How does APR work?
APR is expressed as a percentage, so you can quickly compare the cost of borrowing between different products and lenders.
The lower it is, the less you’ll have to pay in interest and compulsory charges. Bear in mind, the exact amount of interest you end up paying over the course of a year depends on:
- your credit card balance
- how much you pay off each month.
For example, you won’t be charged any interest at all if you pay your balance in full and on time, every time – no matter your APR.
What isn’t included in APR?
Not all charges and fees will be included in the APR – only compulsory ones. For example, late or missed payment fees won’t be included, as they only apply if you miss a payment.
You could also be charged extra if you make cash withdrawals or go over your credit limit. So, it’s best to check the terms and conditions before you apply.
What affects APR?
Each lender uses its own criteria, but generally, the APR lenders offer you is affected by your individual circumstances and your credit history. If you’ve managed your money well in the past, you should come across as low risk to lenders. As a result, you’re more likely to be approved for a credit card with a competitive APR.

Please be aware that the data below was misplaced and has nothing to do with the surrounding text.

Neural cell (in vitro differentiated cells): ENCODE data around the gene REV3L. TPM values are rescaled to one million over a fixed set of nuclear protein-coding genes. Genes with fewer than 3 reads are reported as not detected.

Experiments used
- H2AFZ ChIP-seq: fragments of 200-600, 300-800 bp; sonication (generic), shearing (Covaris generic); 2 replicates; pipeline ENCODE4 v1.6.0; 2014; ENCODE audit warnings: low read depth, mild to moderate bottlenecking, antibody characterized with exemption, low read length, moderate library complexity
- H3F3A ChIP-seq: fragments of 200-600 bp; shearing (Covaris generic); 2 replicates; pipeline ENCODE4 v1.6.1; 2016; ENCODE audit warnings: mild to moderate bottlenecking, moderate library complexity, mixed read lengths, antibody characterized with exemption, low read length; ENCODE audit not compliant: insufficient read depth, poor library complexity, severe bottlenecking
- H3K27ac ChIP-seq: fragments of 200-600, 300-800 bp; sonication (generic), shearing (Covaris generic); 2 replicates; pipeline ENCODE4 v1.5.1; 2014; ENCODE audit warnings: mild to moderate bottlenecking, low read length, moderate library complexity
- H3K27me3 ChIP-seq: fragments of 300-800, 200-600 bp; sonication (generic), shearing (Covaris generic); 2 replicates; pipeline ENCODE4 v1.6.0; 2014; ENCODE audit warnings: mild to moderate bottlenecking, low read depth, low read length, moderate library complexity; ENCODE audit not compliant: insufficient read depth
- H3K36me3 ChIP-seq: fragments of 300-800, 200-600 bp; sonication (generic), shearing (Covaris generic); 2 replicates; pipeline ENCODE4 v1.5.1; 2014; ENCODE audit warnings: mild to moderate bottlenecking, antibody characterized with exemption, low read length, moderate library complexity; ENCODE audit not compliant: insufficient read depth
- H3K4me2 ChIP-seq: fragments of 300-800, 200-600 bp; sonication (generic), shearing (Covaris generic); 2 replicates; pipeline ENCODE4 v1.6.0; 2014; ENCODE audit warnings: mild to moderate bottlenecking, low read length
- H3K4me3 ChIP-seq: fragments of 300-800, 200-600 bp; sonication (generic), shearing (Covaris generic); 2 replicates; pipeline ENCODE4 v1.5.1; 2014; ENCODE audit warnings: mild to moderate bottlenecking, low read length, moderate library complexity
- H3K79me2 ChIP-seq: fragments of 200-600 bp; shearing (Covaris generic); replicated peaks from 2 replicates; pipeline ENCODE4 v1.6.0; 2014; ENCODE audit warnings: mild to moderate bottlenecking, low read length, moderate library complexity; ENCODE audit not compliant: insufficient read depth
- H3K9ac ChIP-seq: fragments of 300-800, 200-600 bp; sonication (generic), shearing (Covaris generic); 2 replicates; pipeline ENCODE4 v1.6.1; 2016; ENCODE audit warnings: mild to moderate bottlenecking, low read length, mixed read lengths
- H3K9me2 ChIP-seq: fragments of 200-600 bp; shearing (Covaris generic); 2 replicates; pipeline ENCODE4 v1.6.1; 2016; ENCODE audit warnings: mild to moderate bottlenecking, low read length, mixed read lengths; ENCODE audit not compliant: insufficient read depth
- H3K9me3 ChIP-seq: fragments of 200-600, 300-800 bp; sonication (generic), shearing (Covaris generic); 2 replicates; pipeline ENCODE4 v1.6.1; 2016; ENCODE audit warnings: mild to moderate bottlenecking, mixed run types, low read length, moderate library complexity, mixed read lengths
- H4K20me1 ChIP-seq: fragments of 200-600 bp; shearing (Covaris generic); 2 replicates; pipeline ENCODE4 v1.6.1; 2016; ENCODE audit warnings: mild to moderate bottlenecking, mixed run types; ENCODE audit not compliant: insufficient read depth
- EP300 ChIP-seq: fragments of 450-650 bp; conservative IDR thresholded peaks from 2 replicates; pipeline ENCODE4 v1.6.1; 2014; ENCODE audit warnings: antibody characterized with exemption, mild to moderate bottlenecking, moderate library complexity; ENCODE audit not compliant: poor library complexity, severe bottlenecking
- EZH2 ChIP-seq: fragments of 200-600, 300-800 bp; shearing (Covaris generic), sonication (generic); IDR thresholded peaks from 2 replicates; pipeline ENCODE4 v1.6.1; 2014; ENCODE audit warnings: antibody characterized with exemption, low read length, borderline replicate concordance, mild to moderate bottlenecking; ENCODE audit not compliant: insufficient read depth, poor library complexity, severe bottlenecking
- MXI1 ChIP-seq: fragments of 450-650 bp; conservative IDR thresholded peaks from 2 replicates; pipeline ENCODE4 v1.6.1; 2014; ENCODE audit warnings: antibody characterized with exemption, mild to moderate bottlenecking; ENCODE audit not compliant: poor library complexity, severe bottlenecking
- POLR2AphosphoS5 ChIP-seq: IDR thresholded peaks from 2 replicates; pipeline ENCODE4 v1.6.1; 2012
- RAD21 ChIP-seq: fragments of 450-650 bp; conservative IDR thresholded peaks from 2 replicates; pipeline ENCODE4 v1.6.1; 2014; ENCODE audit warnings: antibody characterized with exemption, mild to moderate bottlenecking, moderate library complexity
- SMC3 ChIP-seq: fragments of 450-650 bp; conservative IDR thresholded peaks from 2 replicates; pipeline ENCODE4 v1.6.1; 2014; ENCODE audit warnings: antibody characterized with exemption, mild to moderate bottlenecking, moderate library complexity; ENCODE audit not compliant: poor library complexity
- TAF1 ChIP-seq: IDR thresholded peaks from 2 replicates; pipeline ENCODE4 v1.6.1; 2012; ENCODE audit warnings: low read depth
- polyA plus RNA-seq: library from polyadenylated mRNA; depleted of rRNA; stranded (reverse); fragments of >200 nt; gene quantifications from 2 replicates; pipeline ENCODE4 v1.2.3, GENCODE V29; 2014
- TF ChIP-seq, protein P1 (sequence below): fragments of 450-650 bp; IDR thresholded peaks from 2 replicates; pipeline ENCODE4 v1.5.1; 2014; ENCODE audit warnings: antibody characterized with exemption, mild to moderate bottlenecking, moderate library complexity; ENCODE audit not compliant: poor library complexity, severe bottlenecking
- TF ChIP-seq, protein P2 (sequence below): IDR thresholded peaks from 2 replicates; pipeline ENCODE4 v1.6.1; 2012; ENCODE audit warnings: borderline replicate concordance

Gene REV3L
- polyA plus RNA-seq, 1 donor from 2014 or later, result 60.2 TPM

What does ‘Representative APR’ mean?
Representative APR relates to the advertised percentage rate. It gives you an example of the cost of borrowing. To be able to advertise the rate, the lender must give the representative APR to at least 51% of accepted customers.
This means up to 49% of accepted customers could be charged a higher rate than advertised. The rate you end up paying will depend on your individual circumstances.
What is the difference between APR and APRC?
APRC stands for Annual Percentage Rate of Charge. APRC relates to the total cost of borrowing on a secured loan or mortgage. (Whereas APR relates to a credit card, personal loan, or hire purchase agreement).
How can you find out your eligibility for a credit card?
You can find out if you’re eligible for a credit card using an eligibility checker. This tool will show you the likelihood of being accepted, before you apply. Unlike a formal credit application, an eligibility checker won't leave a footprint on your credit report. So, you can use it to shop around and it won't impact your credit score.
Making multiple credit applications in a short space of time can give lenders the impression that you’re desperate to borrow – which may put them off. An eligibility checker can avoid this from happening and reduce the risk of rejection.
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Intelligent Lending Ltd (credit broker). Capital One is the exclusive lender